As soon as anyone quotes him, memories of those unforgettable Champions League evenings in Italy immediately come to mind: “lofted in”, “flung in”, “wild bunch” in the box, “’ccezionale” (“’xcellent”), “unbelievable”, “won’t work”.
Having commentated over 1800 games, his voice has become a real trademark: a unique stamp, a rare verve. Born in 1958, Sandro Piccinini (Alessandro at the registry office) has literally revolutionized the way of commenting.
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Not everyone knows that his father, Alberto, was an excellent footballer: played for Roma, Palermo, Juventus, Milan, even for Italy. Sandro tried on the pitch himself, but he realized almost immediately that he had a different gift: he would stay in the stands, narrating champions’ games rather than enacting them.
And so, armed with binoculars and transceivers, he began.
The vate of Italian football commentary made his performances spectacular, rendering any match special.
His first commentary, as he himself confirmed, is itself legendary: on a tree in Montemario, Rome. He had no credentials for entering the stadium and so, with binoculars and transceivers, he began his career. From that tree, he has come a very long way. He also said he had once provided commentary on the phone in Florence: 300 coins and the match was over.
My first memories of Sandro date back to the 1996-97 season, when I followed the Champions League on Canale 5. There were no pay-TVs, there were no decoders. Hearing that voice on the microphone (ignoring what the face behind that microphone could look like) excited me: his way of narrating the match, his emphasis on describing what happened on the pitch literally made me fall in love with football (and journalism).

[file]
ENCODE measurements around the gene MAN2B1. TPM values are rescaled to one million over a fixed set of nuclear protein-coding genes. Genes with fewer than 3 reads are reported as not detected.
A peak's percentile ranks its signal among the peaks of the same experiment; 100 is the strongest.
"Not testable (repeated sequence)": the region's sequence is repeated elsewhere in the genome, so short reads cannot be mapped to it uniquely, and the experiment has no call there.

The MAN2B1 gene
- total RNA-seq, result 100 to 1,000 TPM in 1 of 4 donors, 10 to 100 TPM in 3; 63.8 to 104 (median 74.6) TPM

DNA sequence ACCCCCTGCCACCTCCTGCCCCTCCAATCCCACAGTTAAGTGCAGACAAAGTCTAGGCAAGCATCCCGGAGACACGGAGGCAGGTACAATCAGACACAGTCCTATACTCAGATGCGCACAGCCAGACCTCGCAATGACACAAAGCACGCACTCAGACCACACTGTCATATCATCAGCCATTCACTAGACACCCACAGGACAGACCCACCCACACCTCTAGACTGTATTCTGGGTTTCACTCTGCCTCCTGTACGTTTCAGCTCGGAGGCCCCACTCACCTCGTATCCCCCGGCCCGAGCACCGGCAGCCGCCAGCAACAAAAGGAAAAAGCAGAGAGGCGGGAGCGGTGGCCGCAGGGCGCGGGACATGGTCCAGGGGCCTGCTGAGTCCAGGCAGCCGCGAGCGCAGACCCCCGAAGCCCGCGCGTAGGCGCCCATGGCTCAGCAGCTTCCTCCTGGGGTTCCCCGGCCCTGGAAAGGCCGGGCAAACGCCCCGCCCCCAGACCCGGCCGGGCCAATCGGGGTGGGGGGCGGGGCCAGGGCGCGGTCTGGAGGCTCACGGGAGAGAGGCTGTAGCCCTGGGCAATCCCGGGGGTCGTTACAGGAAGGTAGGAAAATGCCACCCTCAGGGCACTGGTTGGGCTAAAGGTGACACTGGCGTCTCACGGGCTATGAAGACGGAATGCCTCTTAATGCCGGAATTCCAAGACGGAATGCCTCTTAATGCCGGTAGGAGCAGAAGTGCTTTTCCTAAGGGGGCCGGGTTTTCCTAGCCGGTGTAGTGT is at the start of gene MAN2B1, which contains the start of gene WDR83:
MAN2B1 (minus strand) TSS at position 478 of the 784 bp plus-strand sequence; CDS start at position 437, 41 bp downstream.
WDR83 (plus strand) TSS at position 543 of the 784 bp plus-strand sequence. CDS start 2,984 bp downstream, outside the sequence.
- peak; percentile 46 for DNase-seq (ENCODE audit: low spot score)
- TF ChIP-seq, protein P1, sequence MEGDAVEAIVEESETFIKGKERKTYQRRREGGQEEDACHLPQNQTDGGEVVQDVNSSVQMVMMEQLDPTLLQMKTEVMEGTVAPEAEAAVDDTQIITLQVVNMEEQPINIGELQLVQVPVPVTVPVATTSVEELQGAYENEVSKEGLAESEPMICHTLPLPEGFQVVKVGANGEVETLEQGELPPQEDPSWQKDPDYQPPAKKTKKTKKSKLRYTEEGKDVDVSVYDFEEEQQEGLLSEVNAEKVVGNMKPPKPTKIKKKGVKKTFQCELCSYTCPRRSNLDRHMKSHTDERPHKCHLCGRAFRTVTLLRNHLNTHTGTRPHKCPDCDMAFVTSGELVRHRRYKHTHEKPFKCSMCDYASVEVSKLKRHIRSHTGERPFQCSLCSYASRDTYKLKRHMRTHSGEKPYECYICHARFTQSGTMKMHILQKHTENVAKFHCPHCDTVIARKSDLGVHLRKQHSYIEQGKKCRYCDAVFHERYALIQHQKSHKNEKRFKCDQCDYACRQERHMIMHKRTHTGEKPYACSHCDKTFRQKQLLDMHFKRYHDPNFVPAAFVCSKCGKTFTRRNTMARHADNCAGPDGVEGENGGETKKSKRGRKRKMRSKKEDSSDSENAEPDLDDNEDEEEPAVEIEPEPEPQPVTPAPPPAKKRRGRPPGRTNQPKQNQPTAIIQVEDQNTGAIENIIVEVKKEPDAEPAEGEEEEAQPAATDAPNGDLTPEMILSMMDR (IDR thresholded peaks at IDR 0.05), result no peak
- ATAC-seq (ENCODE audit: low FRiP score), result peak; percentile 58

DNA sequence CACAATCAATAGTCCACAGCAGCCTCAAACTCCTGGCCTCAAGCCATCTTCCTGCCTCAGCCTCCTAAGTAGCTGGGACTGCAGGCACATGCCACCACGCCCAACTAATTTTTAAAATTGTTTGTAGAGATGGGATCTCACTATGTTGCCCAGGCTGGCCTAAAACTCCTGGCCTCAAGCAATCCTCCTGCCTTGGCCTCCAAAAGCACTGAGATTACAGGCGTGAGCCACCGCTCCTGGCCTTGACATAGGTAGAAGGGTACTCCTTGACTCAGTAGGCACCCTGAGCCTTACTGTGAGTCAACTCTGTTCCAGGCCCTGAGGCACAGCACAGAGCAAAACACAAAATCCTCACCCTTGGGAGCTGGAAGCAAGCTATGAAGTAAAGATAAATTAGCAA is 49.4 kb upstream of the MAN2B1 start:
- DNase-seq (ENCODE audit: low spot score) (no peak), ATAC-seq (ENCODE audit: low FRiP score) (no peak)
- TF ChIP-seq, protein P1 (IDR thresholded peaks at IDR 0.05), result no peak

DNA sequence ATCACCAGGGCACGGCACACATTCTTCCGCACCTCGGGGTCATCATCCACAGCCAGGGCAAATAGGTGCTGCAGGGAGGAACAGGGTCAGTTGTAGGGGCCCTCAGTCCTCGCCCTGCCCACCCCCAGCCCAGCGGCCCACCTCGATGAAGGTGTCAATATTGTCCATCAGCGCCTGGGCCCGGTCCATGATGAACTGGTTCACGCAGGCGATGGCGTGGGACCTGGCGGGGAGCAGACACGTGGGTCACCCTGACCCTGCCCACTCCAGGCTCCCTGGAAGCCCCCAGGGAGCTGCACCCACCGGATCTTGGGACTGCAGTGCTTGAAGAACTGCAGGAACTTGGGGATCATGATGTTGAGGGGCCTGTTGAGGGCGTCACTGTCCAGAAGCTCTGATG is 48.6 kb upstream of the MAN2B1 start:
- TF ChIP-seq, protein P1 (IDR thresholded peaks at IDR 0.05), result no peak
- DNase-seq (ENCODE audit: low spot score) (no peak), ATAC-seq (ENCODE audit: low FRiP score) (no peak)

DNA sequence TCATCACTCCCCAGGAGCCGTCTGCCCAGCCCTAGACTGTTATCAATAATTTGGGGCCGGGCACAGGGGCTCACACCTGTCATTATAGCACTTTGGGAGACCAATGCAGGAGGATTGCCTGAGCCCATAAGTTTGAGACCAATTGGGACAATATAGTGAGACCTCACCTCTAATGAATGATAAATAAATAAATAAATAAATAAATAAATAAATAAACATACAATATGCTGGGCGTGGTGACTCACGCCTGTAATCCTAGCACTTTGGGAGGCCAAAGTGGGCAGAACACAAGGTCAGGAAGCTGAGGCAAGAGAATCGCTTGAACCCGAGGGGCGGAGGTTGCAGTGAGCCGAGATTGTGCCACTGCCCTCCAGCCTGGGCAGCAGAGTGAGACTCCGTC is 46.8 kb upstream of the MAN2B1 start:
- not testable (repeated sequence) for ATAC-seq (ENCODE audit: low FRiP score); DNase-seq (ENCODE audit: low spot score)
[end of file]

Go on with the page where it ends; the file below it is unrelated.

«Del Piero, a good ball in for him, he’s got it, goaaal»
I paid more attention to his words than to the events on the field; when players “lofted it in”, I always smiled. Piccinini was among the first commentators to get the images to speak, as one should always do. The commentary on television, in fact, is not a radio commentary, and it requires much-needed breaks. And commentators must not provide too much information during the match, lest they become boring and pedantic.
«I can’t say: ‘The ball soars following a very high trajectory, and after having passed the keeper it is lost’. ‘Won’t work’ (‘Non va’) seems more incisive. My teacher was Enrico Ameri, I applied his technique to TV.»
And like an alchemist, he can balance the right amount of information in his commentary, without becoming pedantic. Accompany the game, don’t stand over it: that’s his motto.
Sunday at lunchtime with Sandro was unmissable: when “Guida al campionato” aired, the whole country was preparing to live the emotions of the match at 3, before the legendary presenter returned in the evening for “Controcampo”.
The Roman commentator was an innovator, the first to try to get rid of formality: he always established a direct relationship with the viewer, devoid of unnecessary ceremony.
“Boos raining down”, “smoke bombs from the stands”, “what a shot”, “skills away”, “that was close”, “final assault”: with these terms Piccinini describes what happens on the pitch and around the stands, involving viewers for the whole ninety minutes of the game.
Several times he revealed that his most stressful match was Juventus-Milan, the 2003 Champions League final: it’s hard to blame him, it was very difficult to avoid receiving “criticism” from fans of both teams.
After the 2018 World Cup final between France and Croatia, Sandro left Mediaset after more than thirty years.
I look forward to hearing the legendary Sandrone commentating: believe me, every time I listen to him, I find myself in the living room at home, horribly tense before a game, knowing the “risk” of being kicked out of the Champions League was round the corner.
In short, we are still in dire need of Sandro Piccinini’s commentary: because now, for me, a simple kerfuffle in the box is no longer a group of players who jostle while waiting for the ball; but it is, and always will be, a “wild bunch”.
«The wait is over, we start…»
His classic intro before kick-off